White Brits to be MINORITY in Birmingham with 50,000 locals unable to speak English and residents from almost every country in UK’s ‘super diverse’ second city
WHITE British people are set to become the minority in Birmingham – with nearly 50,000 locals unable to speak English.
Britain’s second city – home to residents from almost 200 countries – has been described as “super diverse” by the council.
In a new report Birmingham City Council said it had benefited from its “diverse migrant communities” but warned the city’s varied ethnicity had led to greater community “tension” and social segregation.
It said 42.1 per cent of people in Birmingham said they were non-white British in the 2011 census, Birmingham Live reports.
That was an increase of 12 per cent from the 2001 survey and if the rate rises by the time of the next census in 2021, more than half of the city’s 1.2 million-plus population will be from an ethnic minority.
The report says: “Birmingham is soon to become a majority minority city.”
One of the main problems, the report says, is that places where there is a “high concentration” of ethnic minority groups have become more disadvantaged.
Another issue is in employment with the city’s rates below the national average, which is reportedly hindered by the fact a large number of Pakistani and Bangladeshi residents have no qualifications.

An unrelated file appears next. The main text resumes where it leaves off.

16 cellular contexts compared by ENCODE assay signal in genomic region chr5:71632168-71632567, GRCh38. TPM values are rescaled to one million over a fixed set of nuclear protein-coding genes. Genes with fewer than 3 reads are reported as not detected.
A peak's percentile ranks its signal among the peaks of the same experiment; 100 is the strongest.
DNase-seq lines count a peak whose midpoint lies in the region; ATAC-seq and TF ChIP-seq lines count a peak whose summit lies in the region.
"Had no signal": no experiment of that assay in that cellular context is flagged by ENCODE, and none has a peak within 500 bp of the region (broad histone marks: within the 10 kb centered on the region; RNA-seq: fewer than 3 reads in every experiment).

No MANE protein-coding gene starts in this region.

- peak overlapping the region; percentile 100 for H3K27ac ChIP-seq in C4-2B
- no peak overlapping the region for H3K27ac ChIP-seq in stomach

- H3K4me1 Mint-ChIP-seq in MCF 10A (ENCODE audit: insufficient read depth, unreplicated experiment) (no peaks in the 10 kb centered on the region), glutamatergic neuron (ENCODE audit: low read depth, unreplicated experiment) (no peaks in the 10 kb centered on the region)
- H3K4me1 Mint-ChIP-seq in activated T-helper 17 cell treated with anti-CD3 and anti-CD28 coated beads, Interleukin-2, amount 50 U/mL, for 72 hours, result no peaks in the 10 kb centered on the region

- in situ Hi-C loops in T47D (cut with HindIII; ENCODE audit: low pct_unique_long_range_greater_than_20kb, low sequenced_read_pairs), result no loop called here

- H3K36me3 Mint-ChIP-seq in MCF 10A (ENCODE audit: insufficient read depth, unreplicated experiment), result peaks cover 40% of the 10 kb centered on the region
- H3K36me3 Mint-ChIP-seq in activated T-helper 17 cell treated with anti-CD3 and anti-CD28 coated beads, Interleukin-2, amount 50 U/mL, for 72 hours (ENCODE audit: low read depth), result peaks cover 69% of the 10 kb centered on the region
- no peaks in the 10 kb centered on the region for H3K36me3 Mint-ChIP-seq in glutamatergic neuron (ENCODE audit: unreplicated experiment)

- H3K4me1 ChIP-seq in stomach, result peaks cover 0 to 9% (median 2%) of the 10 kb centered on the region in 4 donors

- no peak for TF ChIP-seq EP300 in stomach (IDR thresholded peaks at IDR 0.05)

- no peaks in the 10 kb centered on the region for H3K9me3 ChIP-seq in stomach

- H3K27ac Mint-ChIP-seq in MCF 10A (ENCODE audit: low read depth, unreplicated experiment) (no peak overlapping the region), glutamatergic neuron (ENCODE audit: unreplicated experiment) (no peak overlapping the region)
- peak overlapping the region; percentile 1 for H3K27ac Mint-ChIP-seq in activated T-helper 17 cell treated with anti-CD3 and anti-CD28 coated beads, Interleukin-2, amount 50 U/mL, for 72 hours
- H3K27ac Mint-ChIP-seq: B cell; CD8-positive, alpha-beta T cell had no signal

At least 47,005 citizens are also said to be unable to speak English.
But the report also recognises the benefits of Birmingham’s multiculturalism.
The report states: “Ethnic diversity can bring many benefits such as transnational trading links and high levels of cultural resource.
“Birmingham has benefited from its diverse migrant communities who have settled in the city and successfully contributed to its economic vitality, becoming leaders in education, medicine, sports, arts and business and providing employment opportunities to local people.
“Our demographic landscape is increasingly becoming ethnically and socially ‘super diverse’, which means a greater understanding of the changes in cultural norms, identities and social shifts in how we live work and learn is needed.”
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The report has been drafted as part of the council’s plan to improve community cohesion.
Equalities chief Councillor Tristan Chatfield said: “These are complex challenges and they are also rapidly evolving.
“Collectively, Birmingham should lead by example in challenging anything that prevents our citizens from reaching their full potential, including discrimination, poverty, segregation or a lack of ambition.”
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